If overall prices are increasing, both the land value is increasing and the depreciated value of the improvements are often increasing (the loss of value due to any depreciation is often off-set by the cost new which is still higher than to purchase “as is” and make improvements. It is this stage when renovation costs are the interest of the buyer. But what about a market that has been identified to be in a state of decline? How do land ratios work in those cases?
Here’s the point, methodologies are just that, methods to develop conclusions. A property being appraised will be viewed for 1) the effective date of the analyses and conclusions, and 2) the age/condition of the property in that location on that effective date. There are different stages of the life cycle occurring when properties are observed as of the effective date. Using the decline of 18.2% in one year consider the $250,000 property that declined in value in one year to $204,500. If the land to value ratio is 30%, what if any reason would that percentage of contribution change during the period of decline? In the hypothetical scenario 30% land contribution of a $250,000 property value, the land value would be $75,000. If a decline such as the national housing crisis were in motion and a year later overall property value was down by 18.2%, would that be attributable to because the land was worth less or the improvements? Could it be both?
The answer to that question has to incorporate more than we have time to discuss in this “tip of the week”, but if nothing else changes, then the national impact is an external influence which isn’t just to the land or just to the improvements. Its an overall property value decline. Under this circumstance, the normal physical depreciation incurable rate continues (unless the property has undergone some type of physical maintenance/renovation, etc.). If the property was, prior to the external cause, suffering on average a 1.5% incurable loss (1 ÷ 0.015 = 67 say 70-year economic life), the change in the overall property value is a strong indicator that both land and improvements changed. Here’s the math of it under this assumption, $250,000 – $75,000 = $175,000 – 1.5% incurable or $2,625 = $172,375. Because of the decline of 18.2% overall property loss, the math shows, $250,000 – 18.2% = $204,500. That conclusion of value overall indicates:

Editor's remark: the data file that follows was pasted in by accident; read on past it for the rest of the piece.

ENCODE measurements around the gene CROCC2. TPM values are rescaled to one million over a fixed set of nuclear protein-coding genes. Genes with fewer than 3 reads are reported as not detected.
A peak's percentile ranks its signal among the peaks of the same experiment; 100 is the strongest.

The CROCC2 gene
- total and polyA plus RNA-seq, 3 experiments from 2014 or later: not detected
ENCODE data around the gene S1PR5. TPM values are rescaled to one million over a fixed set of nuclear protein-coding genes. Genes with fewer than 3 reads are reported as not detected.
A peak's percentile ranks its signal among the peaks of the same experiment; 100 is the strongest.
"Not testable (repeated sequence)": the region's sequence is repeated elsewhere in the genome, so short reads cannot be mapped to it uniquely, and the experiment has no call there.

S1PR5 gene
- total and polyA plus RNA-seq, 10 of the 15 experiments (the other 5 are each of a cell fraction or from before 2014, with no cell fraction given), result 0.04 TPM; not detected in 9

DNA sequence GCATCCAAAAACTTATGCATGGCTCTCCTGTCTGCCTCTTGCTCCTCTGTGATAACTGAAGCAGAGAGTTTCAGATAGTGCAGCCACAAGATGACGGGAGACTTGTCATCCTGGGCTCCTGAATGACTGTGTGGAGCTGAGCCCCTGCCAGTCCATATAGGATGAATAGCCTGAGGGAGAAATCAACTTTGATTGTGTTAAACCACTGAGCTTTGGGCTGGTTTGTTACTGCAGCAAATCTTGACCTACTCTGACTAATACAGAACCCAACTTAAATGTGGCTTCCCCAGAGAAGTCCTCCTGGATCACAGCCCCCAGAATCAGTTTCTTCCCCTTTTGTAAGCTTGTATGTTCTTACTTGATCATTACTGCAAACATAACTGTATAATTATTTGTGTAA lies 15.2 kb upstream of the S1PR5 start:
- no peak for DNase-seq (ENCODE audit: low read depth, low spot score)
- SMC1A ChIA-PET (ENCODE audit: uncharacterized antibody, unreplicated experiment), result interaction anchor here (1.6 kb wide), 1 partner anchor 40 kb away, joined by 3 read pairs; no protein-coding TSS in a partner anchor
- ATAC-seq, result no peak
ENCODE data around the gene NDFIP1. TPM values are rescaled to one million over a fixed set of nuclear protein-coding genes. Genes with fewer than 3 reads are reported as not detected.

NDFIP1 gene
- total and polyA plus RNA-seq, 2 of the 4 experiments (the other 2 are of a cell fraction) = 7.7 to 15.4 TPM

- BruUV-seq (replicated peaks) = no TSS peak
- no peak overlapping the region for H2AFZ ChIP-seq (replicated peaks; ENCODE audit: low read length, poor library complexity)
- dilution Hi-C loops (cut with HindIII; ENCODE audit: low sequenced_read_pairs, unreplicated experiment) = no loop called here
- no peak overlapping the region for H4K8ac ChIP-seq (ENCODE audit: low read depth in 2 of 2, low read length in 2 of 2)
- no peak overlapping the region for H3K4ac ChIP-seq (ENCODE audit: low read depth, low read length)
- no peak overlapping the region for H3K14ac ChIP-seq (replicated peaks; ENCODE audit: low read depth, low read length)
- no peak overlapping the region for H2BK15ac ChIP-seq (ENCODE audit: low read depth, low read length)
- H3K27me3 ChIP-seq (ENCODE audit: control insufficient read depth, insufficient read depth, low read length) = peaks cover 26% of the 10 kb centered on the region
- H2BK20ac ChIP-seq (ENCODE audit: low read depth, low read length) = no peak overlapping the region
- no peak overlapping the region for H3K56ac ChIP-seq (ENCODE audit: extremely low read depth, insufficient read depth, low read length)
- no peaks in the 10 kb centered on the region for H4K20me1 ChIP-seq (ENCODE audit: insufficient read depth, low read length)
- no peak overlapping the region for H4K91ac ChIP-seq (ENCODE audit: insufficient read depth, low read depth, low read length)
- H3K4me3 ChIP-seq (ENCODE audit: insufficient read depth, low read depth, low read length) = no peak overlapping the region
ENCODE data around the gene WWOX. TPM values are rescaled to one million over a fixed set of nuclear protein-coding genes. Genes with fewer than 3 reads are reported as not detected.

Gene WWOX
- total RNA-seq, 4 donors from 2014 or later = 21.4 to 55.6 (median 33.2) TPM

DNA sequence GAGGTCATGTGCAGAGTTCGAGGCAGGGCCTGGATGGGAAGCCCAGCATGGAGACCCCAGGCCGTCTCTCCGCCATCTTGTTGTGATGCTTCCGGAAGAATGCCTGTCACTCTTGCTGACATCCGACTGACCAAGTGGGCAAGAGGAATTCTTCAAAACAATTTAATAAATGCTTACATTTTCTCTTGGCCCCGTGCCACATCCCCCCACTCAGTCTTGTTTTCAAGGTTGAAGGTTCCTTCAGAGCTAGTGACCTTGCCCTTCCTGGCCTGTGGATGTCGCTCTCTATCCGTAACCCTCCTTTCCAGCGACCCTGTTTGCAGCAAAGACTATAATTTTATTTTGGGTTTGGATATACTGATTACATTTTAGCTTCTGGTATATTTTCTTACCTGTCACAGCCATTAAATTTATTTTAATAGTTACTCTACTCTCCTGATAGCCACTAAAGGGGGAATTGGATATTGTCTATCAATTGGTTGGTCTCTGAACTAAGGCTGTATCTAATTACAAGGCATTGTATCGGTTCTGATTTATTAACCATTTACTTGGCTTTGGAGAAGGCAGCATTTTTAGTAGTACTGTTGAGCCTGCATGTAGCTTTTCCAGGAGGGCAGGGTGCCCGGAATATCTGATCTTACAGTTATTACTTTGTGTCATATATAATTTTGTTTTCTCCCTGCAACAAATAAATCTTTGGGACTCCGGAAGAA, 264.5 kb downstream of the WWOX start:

X 30% Land to Value Ratio – 61,350 Land Value
$ 61,350 Land Value 1 year after decline $143,150 Improvement Contribution
Prior to the Decline forecast of Physical $172,375
After the Decline Improvement $143,150
External Loss to the Improvement $ 29,225
Change in Land Value resulting from decline -$13,650
Change in Improvement -$29,225
Total impact of changed market conditions -$42,875 which shows a -17.2% down from $250,000
What has occurred is there was no upward increase in the land value which was steady or slightly increasing prior to the national decline, but the wasting asset continued to lose at 1.5%. If you consider the logic its easy to see that a natural loss of physical long-lived cannot be denied or stopped unless it would be addressed by the replacement of certain long-lived components. However, in the event of a recovery, both land value will recapture its loss due to market conditions and demand for existing housing will return with particular attention being paid to the cost for renovation versus raising the dwelling and beginning again to build. When there are vacant lot sales or sales that have a price representing the land value “as vacant” rather than “as if vacant”, clearly those sales would puritanically support a more credible land value than the Allocation method. Absent of sufficient quantity, it is difficult to understand why some would see the Allocation method as lacking in credible results.
The real key lies in the appraiser’s support for what they’ve done. It’s not about the methodology, its about the credibility of the results. When there are erratic indicators of land ratios, the Allocation Method would be a difficult method to support the land value. But, when there is a close agreement and the market history is studied, its also difficult for this appraiser to understand why it wouldn’t be a viable indicator of the land value “as if vacant”. This is Diana Jacob with ABC-The Appraiser’s Business Companion, and you’ve just had a “Tip of the Week” from ABC.